Dateline May 17, 2016: Divers in the ancient Israeli port city of Caesarea discovered some amazing items from the floor of the harbor last month, leading to the discovery of a treasure trove of ancient Roman coins and other artifacts that sank with a cargo ship some 1,600 years ago. The details of this find are documented by Fox Science News.
The coins in the find include “44 pounds of coins bearing the images of the emperor Constantine, who ruled the Western Roman Empire from 312 to 324 A.D. and was later known as Constantine the Great, ruler of the Roman Empire from 324 to 337 A.D.; and of Licinius, Constantine’s rival, who ruled the eastern part of the Roman Empire”.
According to the Israeli Antiquites Authority, a discovery such as this one hasn’t been made for at least 30 years.
Ancient Coins: A View into History
The collection and study of ancient coins provides us with a portal to history. In this case the image of Emperor Constantine on some of these coins reminds us of Imperial Roman Rule. Constantine made Christianity the religion of the empire. The city of Constantinople (now Istanbul) was named in his honor. Indeed, despite his prowess, he had some competitors, as indicted by the image of Licinius on some of the other coins. To this day, the name Constantine is popular in many eastern European countries.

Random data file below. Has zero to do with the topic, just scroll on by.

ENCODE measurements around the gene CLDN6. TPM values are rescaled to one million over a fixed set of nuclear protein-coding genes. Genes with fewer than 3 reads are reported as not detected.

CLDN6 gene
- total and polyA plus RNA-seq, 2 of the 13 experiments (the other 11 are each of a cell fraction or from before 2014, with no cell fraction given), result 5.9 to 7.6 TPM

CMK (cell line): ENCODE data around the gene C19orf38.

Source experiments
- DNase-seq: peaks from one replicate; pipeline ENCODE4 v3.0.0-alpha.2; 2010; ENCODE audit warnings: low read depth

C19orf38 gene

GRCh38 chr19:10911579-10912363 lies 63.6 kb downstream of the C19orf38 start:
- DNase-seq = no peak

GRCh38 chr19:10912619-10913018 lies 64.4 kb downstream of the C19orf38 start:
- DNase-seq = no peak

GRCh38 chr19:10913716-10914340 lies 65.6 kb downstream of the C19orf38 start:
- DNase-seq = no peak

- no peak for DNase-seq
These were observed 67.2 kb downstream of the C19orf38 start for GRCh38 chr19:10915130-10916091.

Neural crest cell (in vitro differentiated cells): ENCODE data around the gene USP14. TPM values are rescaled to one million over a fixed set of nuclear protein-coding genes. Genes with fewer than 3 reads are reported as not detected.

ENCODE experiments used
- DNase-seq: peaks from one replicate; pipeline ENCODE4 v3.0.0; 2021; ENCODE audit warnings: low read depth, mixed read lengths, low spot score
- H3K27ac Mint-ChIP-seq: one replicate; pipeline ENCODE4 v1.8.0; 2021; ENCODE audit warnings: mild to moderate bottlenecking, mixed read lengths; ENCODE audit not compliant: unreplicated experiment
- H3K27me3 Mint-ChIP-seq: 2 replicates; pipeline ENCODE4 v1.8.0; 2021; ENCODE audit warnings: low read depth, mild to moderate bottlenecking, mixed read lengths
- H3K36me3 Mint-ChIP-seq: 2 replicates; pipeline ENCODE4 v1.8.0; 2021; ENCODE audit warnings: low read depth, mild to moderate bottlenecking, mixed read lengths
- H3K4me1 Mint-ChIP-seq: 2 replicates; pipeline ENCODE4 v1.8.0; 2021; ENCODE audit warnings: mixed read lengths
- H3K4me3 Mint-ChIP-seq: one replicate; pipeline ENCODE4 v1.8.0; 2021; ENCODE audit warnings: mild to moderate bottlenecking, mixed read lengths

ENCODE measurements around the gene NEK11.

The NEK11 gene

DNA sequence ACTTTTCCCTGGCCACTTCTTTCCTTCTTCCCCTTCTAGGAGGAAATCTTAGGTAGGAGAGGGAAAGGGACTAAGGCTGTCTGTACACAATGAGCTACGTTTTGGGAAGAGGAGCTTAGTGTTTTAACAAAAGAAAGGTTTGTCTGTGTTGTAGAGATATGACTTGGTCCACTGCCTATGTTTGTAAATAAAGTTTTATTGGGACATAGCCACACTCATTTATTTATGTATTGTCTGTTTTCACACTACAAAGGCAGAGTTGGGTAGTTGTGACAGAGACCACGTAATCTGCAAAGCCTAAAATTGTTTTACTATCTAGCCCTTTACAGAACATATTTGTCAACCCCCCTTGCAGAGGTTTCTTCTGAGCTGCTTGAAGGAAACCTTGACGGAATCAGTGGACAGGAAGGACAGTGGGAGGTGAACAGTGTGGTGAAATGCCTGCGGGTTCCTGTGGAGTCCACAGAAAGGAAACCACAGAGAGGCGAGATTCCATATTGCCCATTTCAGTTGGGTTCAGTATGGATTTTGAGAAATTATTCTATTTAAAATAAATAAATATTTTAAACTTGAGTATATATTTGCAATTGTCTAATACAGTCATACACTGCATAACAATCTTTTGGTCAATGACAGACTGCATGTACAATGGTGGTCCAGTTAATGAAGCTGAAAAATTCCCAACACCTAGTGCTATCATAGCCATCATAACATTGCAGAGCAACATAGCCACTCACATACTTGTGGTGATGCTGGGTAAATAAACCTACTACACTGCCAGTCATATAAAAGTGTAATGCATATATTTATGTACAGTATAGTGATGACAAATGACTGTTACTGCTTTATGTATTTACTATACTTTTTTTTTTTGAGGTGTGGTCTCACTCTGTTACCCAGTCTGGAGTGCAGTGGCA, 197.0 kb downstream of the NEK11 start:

Other Notable Recent Finds of Ancient Coins
Coins from antiquity are found from time to time, although certainly not on a daily basis. Shipwrecks are located, divers are searching, metal detector hobbyists are working, and casual discoveries are made. Recently, a hiker in Israel made a stunning find of an well-preserved rare Roman coin. Shipwrecks often yield fantastic troves of long-lost and highly valuable coins. Recent discoveries off the coast of Colombia and Florida are two good examples of amazing shipwreck finds.
Collecting Ancient Coins
Although many people collect coins, relatively few collectors focus on coins from antiquity. Roman coins, in particular, are interesting. Rome was the ruler of the known world; inscriptions and designations on their coins reflect their imperial power and details about their civilization.
Museums, particularly European and Middle Eastern ones, often have extravagant collections of Roman, Greek, Egyptian and other antique coins. But most of us cannot get to these museums on a regular basis.
We can, however, study and collect these coins. For more on Ancient Roman and Greek coins, be sure to check this out:
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